Man Named Amy
By Veronika Kowalski
I’m in a subway car in on a dimly-lit B train. There are a couple of people standing here and there. I’m reading, or doing a workbook, or something. I realized I had fifteen dollars on my lap; a ten and a five. I stuffed them into my coat pocket.
The man next to me smiled. “Hi, I’m Amy.”
I started shouting. I looked at my dad, who was sitting a few feet away. I started calling him. My voice was hoarse. He looked around a bit, but his eyes didn’t meet mine. I kept screaming, looking for somewhere else to sit. One lady saw me and pointed at the two chairs at the end of the car. Good idea. The man named Amy started coming toward me. If he sat down next to me, I would be trapped. Bad idea. For a couple of minutes, I switched seats, changed places, tried to get in touch with my dad. Eventually, I ended up sitting in the front row of these three rows with three chairs each, all facing the same direction. In the middle row, there was Tahani, and in the third row, there was Allan, and my dad. I talked to Tahani. “Where are you going?”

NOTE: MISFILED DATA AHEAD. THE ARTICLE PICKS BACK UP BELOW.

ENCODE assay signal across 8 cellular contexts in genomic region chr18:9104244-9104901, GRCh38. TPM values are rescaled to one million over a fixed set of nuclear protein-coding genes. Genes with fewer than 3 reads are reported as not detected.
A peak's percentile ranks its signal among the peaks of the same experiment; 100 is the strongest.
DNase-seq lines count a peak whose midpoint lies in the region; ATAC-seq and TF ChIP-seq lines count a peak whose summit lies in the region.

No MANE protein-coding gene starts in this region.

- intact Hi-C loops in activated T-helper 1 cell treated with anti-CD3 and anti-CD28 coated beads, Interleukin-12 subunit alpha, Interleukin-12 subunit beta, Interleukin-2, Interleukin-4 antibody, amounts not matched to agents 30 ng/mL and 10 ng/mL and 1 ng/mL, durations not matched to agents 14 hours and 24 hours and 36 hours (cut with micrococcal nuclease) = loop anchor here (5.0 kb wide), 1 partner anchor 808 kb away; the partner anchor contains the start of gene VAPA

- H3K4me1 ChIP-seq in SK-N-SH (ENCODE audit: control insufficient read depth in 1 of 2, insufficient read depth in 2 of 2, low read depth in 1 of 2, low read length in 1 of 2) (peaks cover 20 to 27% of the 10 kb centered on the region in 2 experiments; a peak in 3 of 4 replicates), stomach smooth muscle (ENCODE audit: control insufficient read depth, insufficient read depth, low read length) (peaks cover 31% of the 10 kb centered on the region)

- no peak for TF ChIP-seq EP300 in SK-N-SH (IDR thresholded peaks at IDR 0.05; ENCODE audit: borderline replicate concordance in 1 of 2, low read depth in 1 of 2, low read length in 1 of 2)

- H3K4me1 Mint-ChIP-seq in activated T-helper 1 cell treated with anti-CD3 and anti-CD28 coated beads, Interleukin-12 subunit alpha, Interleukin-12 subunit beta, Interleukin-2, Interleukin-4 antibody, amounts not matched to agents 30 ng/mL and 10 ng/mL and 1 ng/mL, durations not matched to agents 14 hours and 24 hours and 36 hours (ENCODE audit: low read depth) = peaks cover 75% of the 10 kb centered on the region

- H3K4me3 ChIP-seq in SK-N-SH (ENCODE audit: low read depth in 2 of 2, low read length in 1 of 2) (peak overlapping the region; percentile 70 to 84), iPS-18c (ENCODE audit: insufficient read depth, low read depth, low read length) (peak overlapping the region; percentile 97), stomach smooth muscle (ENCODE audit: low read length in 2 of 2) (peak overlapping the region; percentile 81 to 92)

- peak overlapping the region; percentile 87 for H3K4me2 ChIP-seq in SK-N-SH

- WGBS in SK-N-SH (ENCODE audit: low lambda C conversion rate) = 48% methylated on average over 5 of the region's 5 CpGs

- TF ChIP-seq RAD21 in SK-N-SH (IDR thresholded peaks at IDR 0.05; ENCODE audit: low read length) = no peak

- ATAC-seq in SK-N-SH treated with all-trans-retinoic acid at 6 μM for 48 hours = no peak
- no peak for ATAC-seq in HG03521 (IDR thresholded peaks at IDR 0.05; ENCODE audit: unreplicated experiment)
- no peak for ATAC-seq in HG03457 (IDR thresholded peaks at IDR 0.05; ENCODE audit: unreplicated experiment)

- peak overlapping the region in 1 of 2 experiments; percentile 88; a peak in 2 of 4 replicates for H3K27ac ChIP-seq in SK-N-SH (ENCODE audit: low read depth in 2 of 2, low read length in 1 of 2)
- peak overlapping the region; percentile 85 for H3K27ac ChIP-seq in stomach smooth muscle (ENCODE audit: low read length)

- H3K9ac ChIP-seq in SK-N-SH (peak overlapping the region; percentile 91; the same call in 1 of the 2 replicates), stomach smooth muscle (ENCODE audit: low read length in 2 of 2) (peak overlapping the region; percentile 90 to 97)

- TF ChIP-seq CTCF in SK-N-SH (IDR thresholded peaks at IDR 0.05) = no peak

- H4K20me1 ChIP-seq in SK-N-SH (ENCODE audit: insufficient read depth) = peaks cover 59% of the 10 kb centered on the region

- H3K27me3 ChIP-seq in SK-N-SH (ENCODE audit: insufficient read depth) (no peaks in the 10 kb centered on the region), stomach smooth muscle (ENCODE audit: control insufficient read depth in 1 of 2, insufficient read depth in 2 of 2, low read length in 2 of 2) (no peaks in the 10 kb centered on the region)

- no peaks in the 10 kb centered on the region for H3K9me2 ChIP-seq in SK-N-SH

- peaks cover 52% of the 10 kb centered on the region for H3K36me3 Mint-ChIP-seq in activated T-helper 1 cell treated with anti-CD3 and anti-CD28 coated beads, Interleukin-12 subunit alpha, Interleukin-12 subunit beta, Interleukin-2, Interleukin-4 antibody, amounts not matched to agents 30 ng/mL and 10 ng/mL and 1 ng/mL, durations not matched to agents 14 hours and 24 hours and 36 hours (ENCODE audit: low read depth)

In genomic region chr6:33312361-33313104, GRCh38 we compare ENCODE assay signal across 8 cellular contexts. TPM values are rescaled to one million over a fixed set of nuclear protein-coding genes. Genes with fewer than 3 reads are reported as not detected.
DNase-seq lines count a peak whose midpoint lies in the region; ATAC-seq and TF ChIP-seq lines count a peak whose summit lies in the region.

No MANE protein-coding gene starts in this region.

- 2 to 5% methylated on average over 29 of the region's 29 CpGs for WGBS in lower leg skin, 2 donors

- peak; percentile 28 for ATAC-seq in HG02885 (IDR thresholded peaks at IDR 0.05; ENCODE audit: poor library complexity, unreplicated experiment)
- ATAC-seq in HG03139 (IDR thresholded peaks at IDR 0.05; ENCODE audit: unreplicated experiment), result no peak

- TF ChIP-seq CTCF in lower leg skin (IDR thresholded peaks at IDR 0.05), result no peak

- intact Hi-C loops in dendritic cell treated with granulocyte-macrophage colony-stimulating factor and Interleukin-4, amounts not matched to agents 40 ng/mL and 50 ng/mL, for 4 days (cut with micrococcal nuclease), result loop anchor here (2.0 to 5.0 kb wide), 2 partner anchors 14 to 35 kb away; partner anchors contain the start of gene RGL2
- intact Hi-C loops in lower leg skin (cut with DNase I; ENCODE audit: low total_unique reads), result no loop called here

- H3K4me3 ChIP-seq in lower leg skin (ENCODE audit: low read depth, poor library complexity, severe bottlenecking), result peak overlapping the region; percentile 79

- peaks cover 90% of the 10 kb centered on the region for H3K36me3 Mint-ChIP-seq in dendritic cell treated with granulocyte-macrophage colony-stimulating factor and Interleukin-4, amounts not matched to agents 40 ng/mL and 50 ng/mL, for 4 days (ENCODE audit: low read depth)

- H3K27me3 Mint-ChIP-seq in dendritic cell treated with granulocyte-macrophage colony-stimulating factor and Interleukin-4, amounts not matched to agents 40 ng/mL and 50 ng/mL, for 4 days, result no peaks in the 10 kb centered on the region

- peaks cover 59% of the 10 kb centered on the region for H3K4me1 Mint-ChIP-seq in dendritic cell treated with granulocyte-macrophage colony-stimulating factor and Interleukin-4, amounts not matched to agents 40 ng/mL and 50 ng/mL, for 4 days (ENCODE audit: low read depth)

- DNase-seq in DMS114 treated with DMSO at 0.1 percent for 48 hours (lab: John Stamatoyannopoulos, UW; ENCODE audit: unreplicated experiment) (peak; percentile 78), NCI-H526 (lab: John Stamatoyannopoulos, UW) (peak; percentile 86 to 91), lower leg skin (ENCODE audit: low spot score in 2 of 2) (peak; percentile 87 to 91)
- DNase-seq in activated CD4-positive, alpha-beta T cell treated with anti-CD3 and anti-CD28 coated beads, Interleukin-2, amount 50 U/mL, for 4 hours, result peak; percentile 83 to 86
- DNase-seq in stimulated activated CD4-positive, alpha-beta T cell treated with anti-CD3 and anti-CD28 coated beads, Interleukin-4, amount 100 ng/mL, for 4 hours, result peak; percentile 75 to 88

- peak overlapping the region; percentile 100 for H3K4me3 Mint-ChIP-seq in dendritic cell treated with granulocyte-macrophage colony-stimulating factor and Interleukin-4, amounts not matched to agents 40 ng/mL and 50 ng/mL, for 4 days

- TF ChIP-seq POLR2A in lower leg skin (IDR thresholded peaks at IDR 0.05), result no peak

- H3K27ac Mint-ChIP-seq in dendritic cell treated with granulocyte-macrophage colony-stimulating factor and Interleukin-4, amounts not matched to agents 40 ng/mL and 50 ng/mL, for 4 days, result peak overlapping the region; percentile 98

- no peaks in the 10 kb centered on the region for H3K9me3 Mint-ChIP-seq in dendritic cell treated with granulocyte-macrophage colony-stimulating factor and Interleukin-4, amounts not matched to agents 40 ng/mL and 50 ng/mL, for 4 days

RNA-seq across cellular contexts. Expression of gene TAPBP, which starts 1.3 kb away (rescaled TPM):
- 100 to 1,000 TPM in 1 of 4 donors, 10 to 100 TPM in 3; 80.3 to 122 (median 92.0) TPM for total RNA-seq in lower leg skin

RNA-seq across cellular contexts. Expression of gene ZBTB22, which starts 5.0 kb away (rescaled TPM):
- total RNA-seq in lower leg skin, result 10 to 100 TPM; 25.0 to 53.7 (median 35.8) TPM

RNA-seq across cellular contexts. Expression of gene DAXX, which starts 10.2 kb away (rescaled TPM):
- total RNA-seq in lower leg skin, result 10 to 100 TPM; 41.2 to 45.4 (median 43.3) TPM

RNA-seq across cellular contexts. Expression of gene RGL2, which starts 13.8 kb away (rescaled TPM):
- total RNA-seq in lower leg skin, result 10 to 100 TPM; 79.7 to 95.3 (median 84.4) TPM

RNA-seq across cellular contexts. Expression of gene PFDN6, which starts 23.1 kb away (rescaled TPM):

“I’m going trick-or-treating at Union Square.”
“Hey, me too! Are you going with Jada, Nawar, and-” Suddenly, I saw the man named Amy was sitting next to my friend. I started screaming, out of fear this time. Everyone else started screaming, too, at each other. It must have been really pleasant for the other people on the train.
“See? That’s what I mean,” remarked Allan.
I paused. “Wait, Allan, are you the one who’s been following me this whole time?” It was darker than I thought in the subway car.
He cringed. “It just goes to show how certain characteristics can make someone look more menacing than they actually are, and how some people can overreact.”
“You wrote about this in your Spec article, didn’t you?” I was buying time to think of a legitimate answer. “Well, people don’t usually smile at me on the subway. And I don’t like talking to people on the subway I don’t know. The fact that he smiled at me, introduced himself to me, right after I put some money away, that was sort of telling. So I think my reaction was rational.”